There are two parts to this story. One is the Antiguedades (Mexican jewelry and antiques shop) operated by Juan Jimenez, and Two is the adjoining Museo Belber-Jimenez textile and antique jewelry collection on display that belongs to brother Federico Jimenez and his wife Ellen Belber. Both are located in the same colonial casa at the corner of Matamoros #307 at the corner of Tinoco y Palacios, Centro Historico, Oaxaca.
We went there to oggle the extraordinary jewelry collection which includes great representative samples from the most famous Mexican silversmiths, including Fred Davis, William Spratling, Mathilde Poulat and others. If you love Mexican silver, amethyst, turquoise, coral and other gemstones, this is where you can see the originals all in one place. Plus there’s lots of early colonial Oaxaca gold filigree, sand cast Yalalag silver crosses, and examples of the finest work that is no longer being made.
Of course, we couldn’t leave without going into the shop to look at the recreations in the style of Frida Kahlo — those big dangling, music-making earrings that jingle and jangle when you move. Hollie models one of Juan’s designs.
Recently, Dave Emerson wrote about his visit to the museum on his blog Oaxaca Chapulines and gives a bit of history.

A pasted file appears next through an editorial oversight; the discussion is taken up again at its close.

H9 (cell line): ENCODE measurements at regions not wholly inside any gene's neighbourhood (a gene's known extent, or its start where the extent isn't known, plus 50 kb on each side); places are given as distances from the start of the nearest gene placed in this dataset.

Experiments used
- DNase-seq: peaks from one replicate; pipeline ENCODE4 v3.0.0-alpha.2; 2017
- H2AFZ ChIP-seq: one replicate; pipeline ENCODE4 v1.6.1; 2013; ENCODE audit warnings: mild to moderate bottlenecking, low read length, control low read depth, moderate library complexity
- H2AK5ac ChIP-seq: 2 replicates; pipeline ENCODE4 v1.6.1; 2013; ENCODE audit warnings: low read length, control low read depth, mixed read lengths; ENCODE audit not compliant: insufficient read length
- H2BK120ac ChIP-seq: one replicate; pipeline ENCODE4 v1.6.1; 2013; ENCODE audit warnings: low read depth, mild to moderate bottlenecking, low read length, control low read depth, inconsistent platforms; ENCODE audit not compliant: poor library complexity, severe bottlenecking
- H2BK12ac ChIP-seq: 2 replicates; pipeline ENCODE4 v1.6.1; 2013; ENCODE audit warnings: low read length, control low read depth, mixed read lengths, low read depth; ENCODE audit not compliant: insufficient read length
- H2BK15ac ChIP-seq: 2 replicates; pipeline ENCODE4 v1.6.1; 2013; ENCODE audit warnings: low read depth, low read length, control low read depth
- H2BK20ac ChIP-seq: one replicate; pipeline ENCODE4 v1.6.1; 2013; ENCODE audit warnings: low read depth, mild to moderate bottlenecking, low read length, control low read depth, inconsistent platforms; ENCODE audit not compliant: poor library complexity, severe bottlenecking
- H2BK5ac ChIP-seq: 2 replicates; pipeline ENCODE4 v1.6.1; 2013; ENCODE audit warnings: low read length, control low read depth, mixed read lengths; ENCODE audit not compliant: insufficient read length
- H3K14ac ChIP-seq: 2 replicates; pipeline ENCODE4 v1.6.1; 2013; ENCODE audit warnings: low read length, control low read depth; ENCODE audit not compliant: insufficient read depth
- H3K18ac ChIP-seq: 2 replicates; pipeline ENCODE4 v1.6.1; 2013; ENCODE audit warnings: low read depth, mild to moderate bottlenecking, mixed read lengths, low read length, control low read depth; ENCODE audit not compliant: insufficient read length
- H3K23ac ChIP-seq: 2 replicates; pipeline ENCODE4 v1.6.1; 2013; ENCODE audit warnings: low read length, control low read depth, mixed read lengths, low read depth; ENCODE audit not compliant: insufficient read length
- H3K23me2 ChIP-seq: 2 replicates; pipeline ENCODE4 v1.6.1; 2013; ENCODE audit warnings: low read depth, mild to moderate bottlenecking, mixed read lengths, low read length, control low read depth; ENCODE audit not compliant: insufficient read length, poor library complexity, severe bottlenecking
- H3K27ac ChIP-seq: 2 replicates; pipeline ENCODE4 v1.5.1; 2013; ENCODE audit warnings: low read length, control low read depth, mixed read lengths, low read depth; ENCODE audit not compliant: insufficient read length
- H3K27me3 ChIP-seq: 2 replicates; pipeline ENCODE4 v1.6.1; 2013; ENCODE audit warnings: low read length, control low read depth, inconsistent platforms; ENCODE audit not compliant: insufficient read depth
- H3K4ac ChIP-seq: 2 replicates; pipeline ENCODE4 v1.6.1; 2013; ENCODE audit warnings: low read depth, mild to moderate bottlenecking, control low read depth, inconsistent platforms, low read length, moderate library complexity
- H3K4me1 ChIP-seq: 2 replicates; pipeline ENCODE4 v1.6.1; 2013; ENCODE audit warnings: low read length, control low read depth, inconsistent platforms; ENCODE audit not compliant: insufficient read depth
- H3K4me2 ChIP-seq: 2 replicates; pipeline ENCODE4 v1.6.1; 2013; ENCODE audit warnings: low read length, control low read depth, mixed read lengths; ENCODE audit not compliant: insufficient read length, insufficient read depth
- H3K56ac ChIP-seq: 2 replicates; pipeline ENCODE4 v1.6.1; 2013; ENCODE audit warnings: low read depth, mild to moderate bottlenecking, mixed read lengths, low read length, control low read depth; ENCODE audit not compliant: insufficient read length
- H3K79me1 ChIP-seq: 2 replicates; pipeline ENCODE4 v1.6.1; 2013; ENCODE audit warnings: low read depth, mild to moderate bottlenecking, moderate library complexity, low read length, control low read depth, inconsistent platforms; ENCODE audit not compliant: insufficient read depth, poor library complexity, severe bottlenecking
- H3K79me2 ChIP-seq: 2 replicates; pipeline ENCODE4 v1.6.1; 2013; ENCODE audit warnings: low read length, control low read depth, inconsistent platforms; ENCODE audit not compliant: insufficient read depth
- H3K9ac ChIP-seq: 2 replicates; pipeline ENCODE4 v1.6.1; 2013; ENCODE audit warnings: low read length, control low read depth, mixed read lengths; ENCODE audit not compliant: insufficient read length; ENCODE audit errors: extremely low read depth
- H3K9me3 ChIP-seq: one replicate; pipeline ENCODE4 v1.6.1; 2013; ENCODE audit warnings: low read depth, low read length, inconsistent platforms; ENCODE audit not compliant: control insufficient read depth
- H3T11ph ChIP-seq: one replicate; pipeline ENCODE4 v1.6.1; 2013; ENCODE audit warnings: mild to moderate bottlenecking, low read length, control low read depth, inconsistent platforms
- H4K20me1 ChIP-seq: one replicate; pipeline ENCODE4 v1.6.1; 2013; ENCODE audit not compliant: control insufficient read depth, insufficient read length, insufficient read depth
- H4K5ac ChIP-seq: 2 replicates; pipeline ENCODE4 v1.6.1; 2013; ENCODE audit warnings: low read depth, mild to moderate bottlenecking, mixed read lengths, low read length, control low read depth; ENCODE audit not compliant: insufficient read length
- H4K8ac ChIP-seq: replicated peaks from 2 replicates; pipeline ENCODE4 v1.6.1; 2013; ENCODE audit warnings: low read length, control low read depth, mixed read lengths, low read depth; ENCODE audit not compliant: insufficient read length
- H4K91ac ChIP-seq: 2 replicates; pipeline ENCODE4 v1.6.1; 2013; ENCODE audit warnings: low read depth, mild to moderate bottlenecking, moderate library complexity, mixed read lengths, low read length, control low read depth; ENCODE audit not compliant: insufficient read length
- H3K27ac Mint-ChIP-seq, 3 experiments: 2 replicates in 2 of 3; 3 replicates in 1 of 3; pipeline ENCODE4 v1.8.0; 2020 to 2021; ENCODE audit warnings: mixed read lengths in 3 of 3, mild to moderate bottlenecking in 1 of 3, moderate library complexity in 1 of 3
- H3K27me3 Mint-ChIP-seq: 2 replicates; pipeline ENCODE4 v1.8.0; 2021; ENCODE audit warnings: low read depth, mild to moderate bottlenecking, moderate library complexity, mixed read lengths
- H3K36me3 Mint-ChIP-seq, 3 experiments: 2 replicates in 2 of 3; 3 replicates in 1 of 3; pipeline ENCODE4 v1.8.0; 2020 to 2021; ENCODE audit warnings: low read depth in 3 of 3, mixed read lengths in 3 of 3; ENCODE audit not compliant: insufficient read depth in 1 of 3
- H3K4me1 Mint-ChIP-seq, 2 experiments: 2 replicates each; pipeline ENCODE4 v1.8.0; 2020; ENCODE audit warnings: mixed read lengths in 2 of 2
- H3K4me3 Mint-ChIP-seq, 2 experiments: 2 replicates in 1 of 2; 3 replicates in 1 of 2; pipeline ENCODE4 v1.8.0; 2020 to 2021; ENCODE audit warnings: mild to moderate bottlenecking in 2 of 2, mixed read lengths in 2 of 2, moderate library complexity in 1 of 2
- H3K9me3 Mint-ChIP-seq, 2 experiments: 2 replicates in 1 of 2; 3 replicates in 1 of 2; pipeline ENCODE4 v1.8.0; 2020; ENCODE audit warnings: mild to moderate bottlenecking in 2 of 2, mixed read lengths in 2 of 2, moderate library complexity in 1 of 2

Today, store offerings included 1930’s Saltillo tapestries, wonderful old textiles, clay and wood sculpted figurines, masks, reliquaries, tissue paper collages by Rudolfo Morales, a Rufino Tamayo lithograph, colonial furniture, and other objects d’arte.
Proprietor Juan Jimenez is a patient host and offers lots of interesting tidbits about the history of the collection and what he has in the store. You can feel comfortable looking to your heart’s content and not feel any obligation to make a purchase.
We also spent some time in the textile section of the museum. Here are some photos of some exquisite older trajes (costumes) from villages throughout the state of Oaxaca.
These are woven on back-strap looms with the design integrated into the weft during the weaving process, or they may be intricately embroidered. Many of the complex designs are no longer created, which makes this collection even more important. Preservation of the textile tradition of Oaxaca is essential and it is nice to see this small permanent exhibition on display.
or contact by telephone (951) 514-4996, cellular (044) 951-165-1517. The museum closes daily between 2:00-4:00 p.m. for lunch. Call ahead to be certain of hours.
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